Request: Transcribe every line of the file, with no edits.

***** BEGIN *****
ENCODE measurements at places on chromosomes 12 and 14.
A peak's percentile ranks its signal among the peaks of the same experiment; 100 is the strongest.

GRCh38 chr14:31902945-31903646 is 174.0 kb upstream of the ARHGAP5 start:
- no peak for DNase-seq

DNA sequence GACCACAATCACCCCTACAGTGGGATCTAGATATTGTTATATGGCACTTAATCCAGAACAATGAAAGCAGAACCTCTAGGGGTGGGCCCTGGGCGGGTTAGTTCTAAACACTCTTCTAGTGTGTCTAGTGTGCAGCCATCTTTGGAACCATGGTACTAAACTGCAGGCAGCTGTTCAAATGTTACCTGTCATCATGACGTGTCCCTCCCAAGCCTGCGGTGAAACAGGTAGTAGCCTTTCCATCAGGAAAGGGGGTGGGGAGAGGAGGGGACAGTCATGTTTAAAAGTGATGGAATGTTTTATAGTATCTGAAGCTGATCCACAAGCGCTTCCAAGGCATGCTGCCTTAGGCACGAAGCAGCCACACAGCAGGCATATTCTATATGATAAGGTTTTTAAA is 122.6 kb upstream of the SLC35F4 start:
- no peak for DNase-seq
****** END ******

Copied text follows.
ENCODE measurements at places on chromosomes 12 and 14.
A peak's percentile ranks its signal among the peaks of the same experiment; 100 is the strongest.

GRCh38 chr14:31902945-31903646 is 174.0 kb upstream of the ARHGAP5 start:
- no peak for DNase-seq

DNA sequence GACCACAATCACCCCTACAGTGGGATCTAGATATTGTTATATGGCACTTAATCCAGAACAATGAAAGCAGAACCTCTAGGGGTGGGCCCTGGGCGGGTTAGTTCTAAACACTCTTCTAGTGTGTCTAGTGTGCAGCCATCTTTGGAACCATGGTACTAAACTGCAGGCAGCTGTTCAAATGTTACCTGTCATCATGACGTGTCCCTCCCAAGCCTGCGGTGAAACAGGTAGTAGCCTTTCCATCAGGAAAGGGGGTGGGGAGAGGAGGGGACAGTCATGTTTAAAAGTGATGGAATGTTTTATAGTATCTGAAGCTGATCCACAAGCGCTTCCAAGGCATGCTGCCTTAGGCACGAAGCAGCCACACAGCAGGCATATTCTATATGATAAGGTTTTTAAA is 122.6 kb upstream of the SLC35F4 start:
- no peak for DNase-seq